It is no secret that the eating habits of Osgoode students have recently fallen somewhat under the microscope. However, this focus has been largely limited to what students are snacking on in the classroom, and not in the library. The obvious reason for this is that food is strictly forbidden in the library – crunchy, smelly, or otherwise. This is not news, nor is it unique. Indeed, it is the rare library that permits, rather than forbids, food.
The reasons for this are both obvious and more subtle. It is not steeped in some puritan, punitive mindset, but rather altogether more practical reasons. Given that the library is a space that is intended for study, for reasons that have been elucidated elsewhere the consumption of food can prove to be a distraction to your fellow patrons. The sounds and smells of food, while they may be enticing to you, have the potential to be disruptive and even nauseating to your fellow travellers in the study of law. A no-food policy also helps to keep the library clean, and therefore more appealing our patrons.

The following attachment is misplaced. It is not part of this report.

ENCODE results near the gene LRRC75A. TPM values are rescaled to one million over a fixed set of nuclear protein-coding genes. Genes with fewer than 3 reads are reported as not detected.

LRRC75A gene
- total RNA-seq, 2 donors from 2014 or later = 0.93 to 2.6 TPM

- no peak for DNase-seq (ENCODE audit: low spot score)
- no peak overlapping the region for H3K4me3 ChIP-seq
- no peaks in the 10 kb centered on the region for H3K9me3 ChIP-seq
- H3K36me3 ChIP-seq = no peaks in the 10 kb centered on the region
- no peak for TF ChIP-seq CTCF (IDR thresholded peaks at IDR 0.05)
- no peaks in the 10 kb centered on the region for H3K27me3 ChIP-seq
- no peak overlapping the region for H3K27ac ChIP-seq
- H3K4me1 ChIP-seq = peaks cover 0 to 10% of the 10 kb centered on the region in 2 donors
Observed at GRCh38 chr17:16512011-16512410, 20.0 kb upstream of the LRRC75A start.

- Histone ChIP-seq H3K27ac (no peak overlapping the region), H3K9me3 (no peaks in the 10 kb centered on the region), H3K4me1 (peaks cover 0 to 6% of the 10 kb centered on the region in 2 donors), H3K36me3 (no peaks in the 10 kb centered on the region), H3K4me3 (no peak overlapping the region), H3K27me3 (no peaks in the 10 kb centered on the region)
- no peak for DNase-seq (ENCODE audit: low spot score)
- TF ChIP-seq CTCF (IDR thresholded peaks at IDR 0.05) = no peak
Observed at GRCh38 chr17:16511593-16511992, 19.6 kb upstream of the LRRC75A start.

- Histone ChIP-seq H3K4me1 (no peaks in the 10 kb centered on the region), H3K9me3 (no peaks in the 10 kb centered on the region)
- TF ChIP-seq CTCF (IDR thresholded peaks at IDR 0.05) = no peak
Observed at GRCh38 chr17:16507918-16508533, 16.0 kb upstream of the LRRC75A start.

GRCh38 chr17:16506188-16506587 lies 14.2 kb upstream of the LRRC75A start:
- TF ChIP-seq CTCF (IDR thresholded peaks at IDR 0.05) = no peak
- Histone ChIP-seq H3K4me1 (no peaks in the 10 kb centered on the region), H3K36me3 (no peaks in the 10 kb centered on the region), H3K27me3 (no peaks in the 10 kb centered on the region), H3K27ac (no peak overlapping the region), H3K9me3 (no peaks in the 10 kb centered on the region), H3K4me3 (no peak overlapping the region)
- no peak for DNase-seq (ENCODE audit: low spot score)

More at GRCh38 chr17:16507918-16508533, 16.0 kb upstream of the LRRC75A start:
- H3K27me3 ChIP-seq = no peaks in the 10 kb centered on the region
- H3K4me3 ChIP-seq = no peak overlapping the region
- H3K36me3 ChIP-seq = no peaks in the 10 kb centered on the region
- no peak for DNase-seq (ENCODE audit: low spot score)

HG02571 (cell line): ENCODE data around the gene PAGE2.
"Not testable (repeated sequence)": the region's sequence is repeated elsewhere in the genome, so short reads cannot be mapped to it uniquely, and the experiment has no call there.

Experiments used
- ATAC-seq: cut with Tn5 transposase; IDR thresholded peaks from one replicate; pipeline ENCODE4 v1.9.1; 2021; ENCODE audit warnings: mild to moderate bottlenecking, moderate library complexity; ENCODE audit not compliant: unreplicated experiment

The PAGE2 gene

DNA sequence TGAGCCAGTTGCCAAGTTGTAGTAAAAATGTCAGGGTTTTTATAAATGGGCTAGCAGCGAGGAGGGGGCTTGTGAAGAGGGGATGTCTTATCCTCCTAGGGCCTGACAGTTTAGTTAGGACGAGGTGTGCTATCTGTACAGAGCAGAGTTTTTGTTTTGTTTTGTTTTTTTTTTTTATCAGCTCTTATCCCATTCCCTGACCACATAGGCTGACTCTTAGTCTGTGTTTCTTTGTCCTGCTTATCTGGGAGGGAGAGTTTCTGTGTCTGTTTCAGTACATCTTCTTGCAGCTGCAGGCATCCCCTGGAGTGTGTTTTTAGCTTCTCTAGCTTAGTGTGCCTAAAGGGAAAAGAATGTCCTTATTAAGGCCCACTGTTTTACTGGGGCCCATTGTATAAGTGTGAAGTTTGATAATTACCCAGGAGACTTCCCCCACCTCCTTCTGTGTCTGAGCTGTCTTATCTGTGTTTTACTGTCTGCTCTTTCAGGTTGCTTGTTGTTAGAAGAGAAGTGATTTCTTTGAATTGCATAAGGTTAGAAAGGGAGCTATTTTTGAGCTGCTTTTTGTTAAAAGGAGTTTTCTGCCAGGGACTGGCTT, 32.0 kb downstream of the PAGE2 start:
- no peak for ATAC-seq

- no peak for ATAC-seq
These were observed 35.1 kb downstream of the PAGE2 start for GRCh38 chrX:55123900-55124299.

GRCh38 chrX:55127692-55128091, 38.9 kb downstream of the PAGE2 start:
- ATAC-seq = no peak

In addition to these reasons, no matter how clean and tidy you may think you are being, crumbs and food debris can find its way into the carpet, crevices, and other spots that might be at first glance be otherwise clean. When this happens, it can attract pests such as bugs and even rodents (not that we have them, of course, but we’d like to keep it that way). If this happens, in addition to the broader sanitary concerns that they raise, it can also lead to the destruction of library materials, as they can and will be attracted by such delicacies as the glue in book bindings and very pages that make up books. Many of our materials are very expensive and, in some cases, irreplaceable, so we want to ensure that they are kept in the very best condition for the continued use of our patrons.
So that, in a nutshell, is why we don’t allow food in the library. Please respect these rules! If you’re hungry, the Goodmans Bistro and JCR are just down the hall.